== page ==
50 Interesting Facts About Grand Teton National Park

Last updated on February 7th, 2023

40. Grizzly bears numbered about 50,000 in the western United States back in the 1880s, but they became nearly extinct as they were hunted and forced away from encroaching civilization. The population has rebounded due to efforts of conservationists, and there are now around 2,000 grizzlies spread out among Yellowstone and Grand Teton Park.[7]

41. Although they are called buffalo, the American bison isn’t even closely related to true buffalo, which are native to Asia and Africa. You can spot herds of American bison along Moose Road, Kelly Loop, Antelope Flats and Oxbow Bend.[7]

Oxbow Bend, Grand Teton National Park
Oxbow Bend, Grand Teton National Park. Image credit – Charles (Chuck) Peterson

42. Oxbow Bend is a great place to visit for naturalists and wildlife lovers. The scenic vista is one of the most popular areas of the park for spotting wildlife. You can easily catch sight of a bison herd, grizzly bears and moose wading through the wetlands. Hundreds of bird species are easily viewed, and other critters can be found taking a drink or grazing on the lush vegetation.[7]

43. The park’s National Elk Refuge supports the population of more than 7,000 elk, and you can view them as you drive by the refuge. You can buy tickets to take a sleigh ride across the 25,000-acre refuge from mid-December until early April.[7]

44. Touring the National Elk Refuge also allows you to spot bighorn sheep. Bison, wolves and coyotes. It’s fun watching the bighorn sheep climbing up and down Miller Butte.[7]

Snake River, John D. Rockefeller Memorial Parkway, Wyoming. facts about Grand Teton Park.
Snake River, John D. Rockefeller Memorial Parkway, Wyoming. Image credit – Ken Lund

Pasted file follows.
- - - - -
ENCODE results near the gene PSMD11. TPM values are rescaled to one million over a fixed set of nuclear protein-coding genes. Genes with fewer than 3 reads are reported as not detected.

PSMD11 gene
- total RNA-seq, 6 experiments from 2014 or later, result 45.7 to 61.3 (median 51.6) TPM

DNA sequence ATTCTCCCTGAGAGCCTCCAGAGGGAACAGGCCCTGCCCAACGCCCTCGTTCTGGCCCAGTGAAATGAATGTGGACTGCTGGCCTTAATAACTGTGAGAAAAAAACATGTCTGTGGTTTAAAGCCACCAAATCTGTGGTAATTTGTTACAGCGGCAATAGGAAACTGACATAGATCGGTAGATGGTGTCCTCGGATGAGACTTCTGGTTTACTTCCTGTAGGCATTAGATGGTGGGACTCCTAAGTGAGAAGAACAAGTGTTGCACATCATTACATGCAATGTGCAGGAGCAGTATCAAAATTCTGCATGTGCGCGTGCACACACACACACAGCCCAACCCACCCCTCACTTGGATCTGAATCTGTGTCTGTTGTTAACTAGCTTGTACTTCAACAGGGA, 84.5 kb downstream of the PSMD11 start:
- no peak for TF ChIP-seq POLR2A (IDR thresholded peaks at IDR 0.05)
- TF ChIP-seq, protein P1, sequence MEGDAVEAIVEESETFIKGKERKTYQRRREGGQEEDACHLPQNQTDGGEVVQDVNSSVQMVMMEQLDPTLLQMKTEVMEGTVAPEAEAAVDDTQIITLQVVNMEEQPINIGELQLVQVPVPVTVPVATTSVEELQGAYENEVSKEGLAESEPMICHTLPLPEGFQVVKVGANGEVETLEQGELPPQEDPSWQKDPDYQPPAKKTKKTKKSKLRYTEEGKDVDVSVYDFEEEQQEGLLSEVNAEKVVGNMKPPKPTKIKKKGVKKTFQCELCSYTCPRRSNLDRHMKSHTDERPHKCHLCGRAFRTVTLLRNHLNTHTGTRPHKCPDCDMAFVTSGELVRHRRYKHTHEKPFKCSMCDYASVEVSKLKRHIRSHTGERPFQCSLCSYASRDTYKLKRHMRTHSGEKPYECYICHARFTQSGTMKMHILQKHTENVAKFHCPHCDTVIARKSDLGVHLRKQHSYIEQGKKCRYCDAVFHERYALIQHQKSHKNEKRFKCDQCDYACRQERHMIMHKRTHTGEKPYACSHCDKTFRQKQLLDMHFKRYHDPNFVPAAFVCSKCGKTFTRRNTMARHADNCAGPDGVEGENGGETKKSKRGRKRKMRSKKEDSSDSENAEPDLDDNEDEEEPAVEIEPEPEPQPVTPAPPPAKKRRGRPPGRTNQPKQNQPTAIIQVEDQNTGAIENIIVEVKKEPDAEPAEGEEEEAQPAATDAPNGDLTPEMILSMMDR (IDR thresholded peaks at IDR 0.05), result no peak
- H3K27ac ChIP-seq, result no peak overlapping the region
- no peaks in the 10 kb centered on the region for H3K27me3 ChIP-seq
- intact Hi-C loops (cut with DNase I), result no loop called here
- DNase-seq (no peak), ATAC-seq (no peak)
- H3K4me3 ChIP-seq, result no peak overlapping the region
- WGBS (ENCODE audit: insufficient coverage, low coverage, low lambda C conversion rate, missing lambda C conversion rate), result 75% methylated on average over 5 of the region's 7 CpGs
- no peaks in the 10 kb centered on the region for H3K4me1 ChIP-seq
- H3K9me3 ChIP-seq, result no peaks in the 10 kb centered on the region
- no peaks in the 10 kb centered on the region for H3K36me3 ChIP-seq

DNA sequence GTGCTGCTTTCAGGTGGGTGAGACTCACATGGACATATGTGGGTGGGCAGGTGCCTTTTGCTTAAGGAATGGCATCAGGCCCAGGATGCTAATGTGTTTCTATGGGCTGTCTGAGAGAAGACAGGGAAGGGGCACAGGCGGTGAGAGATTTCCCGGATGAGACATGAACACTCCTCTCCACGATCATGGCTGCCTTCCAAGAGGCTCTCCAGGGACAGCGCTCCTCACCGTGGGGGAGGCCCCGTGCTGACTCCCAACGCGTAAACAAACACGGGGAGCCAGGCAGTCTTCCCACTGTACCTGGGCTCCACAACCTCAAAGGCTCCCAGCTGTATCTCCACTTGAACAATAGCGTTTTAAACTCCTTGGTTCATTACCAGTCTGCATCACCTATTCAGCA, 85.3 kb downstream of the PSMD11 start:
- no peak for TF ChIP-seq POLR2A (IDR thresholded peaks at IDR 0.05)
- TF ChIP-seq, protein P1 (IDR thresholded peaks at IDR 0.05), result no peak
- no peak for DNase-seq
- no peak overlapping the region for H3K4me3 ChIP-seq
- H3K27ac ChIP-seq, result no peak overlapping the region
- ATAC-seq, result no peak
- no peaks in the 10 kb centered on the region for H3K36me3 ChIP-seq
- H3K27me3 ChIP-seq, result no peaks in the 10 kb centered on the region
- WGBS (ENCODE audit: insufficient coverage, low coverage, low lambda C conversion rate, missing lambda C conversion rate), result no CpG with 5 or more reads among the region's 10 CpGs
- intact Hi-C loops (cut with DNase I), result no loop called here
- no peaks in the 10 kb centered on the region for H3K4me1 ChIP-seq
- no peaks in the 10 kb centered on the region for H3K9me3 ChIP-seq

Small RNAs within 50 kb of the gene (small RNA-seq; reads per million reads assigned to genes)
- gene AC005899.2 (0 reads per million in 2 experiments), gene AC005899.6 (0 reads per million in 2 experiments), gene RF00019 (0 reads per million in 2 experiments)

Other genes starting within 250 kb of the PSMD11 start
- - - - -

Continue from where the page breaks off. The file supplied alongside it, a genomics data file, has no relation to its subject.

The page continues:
45. There are 152 miles of paved roads, 65 miles of unpaved roads and 242 miles of hiking trails in Grand Teton National Park. There are also seven moraine lakes and more than 100 alpine lakes.[8]

46. The Snake River has a rich history of its own as it played a vital role to the area’s trapping and settling. It’s the largest river in the park, and draws headwater from the Columbia River system. Its tributaries include Pacific Creek, Gros Ventre River and Buffalo Fork.[8]

47. It’s not recommended that you spend only one day in Grand Teton Park. There’s far too much to see and do to settle for a quick peak. You should schedule a time when you can visit and explore.[9]

John D. Rockfeller Jr. Memorial Parkway, Wyoming, USA. facts about Grand Teton National Park.
John D. Rockfeller Jr. Memorial Parkway, Wyoming, USA. Image credit – jb10okie

48. It might seem too overwhelming to visit both Yellowstone and Grand Teton Parks on the same trip, but Yellowstone is just 31 miles away at the closest intersecting points on the John D. Rockefeller Parkway. Visiting both parks seems to make sense while you’re so close, and the two parks share a lot of breathtaking scenery and natural resources.[9]

49. An incredible 97 percent of Teton County’s 3,826,407 acres are owned or managed by the federal and state governments. Only 3 percent of Jackson Hole land is privately owned.[10]

Grand Teton National Park, U.S. Route 191, Wyoming
Grand Teton National Park, U.S. Route 191, Wyoming. Image credit – Ken Lund

50. Jackson hosts the only auction in the world of elk antlers on the third Saturday of May. Loyal scout troops collect the antlers from the National Elk Refuge. The proceeds of the auction return to the refuge to fund the next year’s elk-breeding programs.[10]